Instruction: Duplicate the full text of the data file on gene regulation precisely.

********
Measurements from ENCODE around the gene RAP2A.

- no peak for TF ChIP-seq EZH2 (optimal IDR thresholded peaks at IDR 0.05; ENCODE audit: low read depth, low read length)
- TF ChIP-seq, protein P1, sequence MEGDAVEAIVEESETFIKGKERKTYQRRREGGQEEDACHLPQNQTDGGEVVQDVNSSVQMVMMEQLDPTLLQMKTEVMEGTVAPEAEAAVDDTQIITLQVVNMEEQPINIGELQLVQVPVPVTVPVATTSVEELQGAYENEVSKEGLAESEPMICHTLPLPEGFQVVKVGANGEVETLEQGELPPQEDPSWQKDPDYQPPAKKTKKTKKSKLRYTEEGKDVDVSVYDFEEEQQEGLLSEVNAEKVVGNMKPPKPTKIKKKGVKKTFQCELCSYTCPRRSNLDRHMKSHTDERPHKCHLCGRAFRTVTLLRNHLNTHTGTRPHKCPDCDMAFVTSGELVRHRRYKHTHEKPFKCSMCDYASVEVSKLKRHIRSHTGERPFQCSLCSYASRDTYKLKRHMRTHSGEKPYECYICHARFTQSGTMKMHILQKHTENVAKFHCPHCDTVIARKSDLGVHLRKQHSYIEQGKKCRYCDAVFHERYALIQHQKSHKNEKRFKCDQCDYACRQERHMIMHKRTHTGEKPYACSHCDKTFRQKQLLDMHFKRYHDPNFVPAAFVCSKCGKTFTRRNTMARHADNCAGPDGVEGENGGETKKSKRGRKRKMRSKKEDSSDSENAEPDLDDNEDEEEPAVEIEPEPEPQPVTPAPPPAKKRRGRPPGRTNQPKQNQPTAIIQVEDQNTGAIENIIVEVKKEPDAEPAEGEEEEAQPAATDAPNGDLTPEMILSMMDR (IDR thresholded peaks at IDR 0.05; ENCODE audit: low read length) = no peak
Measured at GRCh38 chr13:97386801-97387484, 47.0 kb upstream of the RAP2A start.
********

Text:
Measurements from ENCODE around the gene RAP2A.

- no peak for TF ChIP-seq EZH2 (optimal IDR thresholded peaks at IDR 0.05; ENCODE audit: low read depth, low read length)
- TF ChIP-seq, protein P1, sequence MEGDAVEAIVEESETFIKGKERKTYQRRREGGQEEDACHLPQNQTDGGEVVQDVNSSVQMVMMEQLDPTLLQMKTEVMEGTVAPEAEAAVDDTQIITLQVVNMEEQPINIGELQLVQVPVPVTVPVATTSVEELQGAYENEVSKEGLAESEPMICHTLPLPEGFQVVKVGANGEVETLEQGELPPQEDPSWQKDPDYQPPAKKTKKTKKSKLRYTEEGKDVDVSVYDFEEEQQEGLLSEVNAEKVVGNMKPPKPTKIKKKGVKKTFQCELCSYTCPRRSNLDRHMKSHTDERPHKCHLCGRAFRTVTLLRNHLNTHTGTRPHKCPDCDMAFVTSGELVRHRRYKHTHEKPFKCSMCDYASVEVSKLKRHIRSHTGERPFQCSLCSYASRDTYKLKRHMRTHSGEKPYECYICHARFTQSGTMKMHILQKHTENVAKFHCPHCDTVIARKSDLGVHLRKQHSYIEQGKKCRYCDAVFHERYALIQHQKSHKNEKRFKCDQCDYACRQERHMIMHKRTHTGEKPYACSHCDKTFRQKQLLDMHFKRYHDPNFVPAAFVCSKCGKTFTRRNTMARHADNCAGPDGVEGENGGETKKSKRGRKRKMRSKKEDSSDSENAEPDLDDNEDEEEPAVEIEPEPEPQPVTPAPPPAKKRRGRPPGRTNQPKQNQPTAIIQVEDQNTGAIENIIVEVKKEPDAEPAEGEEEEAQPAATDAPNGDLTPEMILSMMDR (IDR thresholded peaks at IDR 0.05; ENCODE audit: low read length) = no peak
Measured at GRCh38 chr13:97386801-97387484, 47.0 kb upstream of the RAP2A start.